VGCC experiments with drama by video-conference in the age of social distancing
Going out to see a play may be impossible due to the ongoing coronavirus (COVID-19) pandemic, but the Drama program at Vance-Granville Community College is trying an innovative approach to bring the theatre to the community.
VGCC, like all community colleges across North Carolina, has temporarily shifted all classes online. Betsy Henderson, the college’s Department Chair/Instructor of Humanities and Fine Arts, and her Drama students decided they wanted to somehow put on a play online, as well. After consulting with VGCC’s Information Technology department, plans were made to use the online video-conferencing service, Zoom (available at zoom.us ), to both rehearse and present the production.
“We are not physically able to tell the play in the traditional way,” Henderson explained. “This way will allow the students to tell the story and keep everyone safe. It will also provide the community a much-needed outlet during this time of quarantine.”
The college will present two performances, via Zoom “meetings,” of the play “26 Pebbles” by Eric Ulloa, on May 7 and May 8 at 7:30 p.m.
This documentary-style drama is set at a town hall meeting in Newtown, Connecticut, six months after December 14, 2012, when a gunman walked into Sandy Hook Elementary School and killed 26 people (including 20 children) before taking his own life. The play likens these 26 deaths to “pebbles thrown into a pond,” which created ripples and vibrations that were felt far beyond the initial impacts.
The playwright conducted interviews with members of the community in Newtown and crafted them into an exploration of gun violence and a small town shaken by a horrific event. “26 Pebbles” premiered in Dayton, Ohio, in 2017, and has since been performed around the country.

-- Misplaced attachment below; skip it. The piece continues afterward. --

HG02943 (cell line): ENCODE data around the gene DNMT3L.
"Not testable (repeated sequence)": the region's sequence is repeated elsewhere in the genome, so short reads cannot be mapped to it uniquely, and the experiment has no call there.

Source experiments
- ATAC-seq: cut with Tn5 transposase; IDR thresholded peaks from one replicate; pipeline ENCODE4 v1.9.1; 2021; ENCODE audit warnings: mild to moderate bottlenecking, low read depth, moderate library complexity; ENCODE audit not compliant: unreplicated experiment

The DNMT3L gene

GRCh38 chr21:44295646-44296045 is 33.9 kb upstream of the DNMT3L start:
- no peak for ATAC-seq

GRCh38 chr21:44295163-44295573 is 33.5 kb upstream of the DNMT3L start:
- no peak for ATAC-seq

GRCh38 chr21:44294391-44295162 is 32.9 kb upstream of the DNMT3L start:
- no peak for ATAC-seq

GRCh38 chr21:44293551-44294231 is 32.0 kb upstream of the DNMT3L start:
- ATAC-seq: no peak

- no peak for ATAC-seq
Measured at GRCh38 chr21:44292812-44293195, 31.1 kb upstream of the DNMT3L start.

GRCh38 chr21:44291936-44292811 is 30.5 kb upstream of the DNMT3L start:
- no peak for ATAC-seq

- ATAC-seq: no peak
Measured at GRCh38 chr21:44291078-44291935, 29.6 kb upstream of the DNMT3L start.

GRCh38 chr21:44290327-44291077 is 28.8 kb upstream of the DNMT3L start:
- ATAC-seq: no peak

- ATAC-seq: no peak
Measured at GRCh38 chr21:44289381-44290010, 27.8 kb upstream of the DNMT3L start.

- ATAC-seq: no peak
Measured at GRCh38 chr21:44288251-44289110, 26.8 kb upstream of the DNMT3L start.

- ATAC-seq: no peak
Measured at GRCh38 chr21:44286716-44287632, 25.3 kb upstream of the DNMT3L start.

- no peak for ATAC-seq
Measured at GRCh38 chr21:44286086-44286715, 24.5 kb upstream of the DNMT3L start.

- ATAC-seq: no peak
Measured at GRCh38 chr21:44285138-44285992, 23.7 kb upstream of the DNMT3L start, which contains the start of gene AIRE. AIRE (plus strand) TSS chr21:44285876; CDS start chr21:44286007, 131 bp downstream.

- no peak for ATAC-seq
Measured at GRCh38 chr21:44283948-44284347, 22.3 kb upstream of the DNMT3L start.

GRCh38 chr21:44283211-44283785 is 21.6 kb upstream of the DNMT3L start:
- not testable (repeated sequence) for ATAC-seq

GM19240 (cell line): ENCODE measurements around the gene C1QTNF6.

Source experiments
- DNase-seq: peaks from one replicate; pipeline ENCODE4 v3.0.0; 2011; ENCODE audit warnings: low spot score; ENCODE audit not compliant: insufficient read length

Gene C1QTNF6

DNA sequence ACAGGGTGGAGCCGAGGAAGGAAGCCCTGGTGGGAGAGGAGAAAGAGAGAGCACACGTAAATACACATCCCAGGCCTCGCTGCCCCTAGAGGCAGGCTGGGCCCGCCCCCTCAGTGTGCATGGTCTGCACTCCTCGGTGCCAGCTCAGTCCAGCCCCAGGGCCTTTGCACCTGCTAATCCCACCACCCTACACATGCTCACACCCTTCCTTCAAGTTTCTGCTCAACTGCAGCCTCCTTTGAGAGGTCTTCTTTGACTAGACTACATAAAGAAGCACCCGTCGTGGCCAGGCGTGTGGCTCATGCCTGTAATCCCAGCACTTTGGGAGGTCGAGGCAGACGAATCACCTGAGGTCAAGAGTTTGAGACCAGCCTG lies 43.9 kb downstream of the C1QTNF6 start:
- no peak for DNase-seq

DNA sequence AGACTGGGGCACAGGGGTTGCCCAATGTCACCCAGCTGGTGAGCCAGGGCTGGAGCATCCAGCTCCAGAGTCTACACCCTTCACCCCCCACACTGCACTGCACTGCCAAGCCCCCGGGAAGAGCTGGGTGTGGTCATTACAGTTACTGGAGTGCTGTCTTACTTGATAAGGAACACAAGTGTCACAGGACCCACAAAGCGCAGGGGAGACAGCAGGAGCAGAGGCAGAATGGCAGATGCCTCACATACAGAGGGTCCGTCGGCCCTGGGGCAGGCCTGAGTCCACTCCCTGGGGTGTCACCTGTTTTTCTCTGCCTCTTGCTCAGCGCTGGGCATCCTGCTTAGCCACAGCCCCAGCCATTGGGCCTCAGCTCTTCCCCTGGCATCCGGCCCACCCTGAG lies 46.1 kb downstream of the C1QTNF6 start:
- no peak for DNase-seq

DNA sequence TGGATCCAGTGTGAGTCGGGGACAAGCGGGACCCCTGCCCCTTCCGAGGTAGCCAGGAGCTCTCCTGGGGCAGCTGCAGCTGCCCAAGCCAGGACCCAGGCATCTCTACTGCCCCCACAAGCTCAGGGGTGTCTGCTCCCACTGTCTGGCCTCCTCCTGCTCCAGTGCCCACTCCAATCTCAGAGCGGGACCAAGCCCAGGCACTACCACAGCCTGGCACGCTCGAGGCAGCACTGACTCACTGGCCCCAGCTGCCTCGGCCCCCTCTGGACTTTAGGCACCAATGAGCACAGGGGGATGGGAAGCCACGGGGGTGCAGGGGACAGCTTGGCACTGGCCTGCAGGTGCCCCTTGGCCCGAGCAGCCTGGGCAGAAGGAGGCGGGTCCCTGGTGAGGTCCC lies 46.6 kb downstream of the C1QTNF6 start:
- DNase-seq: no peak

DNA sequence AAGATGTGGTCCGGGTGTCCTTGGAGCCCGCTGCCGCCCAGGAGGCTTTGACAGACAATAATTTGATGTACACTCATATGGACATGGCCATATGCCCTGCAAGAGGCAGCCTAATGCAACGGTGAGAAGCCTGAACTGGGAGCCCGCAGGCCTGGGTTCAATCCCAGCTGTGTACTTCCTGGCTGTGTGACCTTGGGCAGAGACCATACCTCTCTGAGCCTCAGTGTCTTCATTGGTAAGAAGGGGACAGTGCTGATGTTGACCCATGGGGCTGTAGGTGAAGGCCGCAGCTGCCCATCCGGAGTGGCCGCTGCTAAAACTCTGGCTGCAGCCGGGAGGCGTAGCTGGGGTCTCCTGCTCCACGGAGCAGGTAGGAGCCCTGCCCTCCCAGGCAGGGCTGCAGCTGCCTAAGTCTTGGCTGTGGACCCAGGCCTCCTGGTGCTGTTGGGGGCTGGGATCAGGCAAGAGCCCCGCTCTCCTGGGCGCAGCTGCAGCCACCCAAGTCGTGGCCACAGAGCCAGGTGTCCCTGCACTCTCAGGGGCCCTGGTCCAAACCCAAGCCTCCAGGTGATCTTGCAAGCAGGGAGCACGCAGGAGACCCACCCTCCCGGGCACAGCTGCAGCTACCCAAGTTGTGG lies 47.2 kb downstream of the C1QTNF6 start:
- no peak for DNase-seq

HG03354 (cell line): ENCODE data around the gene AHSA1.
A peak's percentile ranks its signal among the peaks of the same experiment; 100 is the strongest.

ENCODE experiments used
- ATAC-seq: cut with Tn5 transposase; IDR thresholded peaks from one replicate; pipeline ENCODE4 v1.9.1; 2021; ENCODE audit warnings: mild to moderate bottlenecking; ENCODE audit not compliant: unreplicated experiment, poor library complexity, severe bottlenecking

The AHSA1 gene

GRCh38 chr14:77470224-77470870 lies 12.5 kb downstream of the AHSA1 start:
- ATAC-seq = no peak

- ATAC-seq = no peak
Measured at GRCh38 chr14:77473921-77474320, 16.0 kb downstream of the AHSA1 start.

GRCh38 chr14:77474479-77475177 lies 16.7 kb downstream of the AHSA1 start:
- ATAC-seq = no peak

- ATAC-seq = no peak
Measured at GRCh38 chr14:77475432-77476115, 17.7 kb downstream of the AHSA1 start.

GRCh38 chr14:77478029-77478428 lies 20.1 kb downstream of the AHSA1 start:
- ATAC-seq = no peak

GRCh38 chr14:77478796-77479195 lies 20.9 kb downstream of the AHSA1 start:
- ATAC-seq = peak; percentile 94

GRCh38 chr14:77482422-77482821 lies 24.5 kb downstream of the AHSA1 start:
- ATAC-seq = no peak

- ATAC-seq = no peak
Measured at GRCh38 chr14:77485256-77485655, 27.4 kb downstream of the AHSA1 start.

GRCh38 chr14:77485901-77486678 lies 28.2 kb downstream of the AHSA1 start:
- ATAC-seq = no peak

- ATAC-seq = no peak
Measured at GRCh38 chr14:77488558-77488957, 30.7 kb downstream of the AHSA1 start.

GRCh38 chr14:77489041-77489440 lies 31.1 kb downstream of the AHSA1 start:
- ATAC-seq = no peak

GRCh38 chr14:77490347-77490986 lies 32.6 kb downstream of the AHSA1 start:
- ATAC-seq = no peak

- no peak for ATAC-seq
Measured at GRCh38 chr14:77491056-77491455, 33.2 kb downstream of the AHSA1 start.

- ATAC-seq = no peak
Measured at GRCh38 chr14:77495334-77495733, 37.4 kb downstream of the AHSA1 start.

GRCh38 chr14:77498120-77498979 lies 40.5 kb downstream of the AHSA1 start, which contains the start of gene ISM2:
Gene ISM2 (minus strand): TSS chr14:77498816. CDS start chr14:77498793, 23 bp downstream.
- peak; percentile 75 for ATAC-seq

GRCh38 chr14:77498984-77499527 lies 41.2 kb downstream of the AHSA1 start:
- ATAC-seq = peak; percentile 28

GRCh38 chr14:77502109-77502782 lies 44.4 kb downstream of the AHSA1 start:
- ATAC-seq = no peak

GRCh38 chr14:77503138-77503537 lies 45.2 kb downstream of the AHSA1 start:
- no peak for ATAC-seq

“It is a very powerful story,” Henderson said. “It paints a picture of what the community was like before that terrible day, the confusion and frenzy on the day of that attack, and the chaos of the aftermath.”
The cast includes students Miranda Brown as “Georgia,” Ashley Ayscue as “Julie,” Rose O’Malley as “Yolie,” Brian Johnson as “Rabbi Praver” and “Mike,” Daniel Thorpe as “Joe” and “Chris,” Cheyenne Guerrant as “Jeriann,” Blake Lee as “Michael” and “Darren,” Kelli Baker as “Carrie,” Matthew Varker as “Father Weiss” and “Bill,” Amanda Cease as “Carole,” Kathleen Zoldos as “Jenn,” Eiley Cook as “Starr,” Mary Parish as “Sally,” and Chelsea Benjamin as “Carla.”
Kelli Baker and Chris Nicholson serve as the “virtual” stage managers, while Kristen Ham is a crew member and will serve as a pianist.
All these students will be in their own homes on their own computers during the performance. With the Zoom service, when a particular actor begins talking, the image automatically switches to an enlarged video of that actor, making it easy for the audience to follow the dialogue.
Henderson thinks that giving students this opportunity to present the play to the community is important. “I think we need the arts and artists at a time like this,” she said. “Entertainment, happiness and joy are important. The arts touch you in ways you may not realize at first. The Arts, and theatre especially, have a way to elevate the everyday and bring light to our world. In times like this, we need connection. We need meaning, and we need artists to help us all feel.”
Anyone interested in experiencing either performance should contact Betsy Henderson at email@example.com . She will provide each “attendee” with the Zoom meeting ID.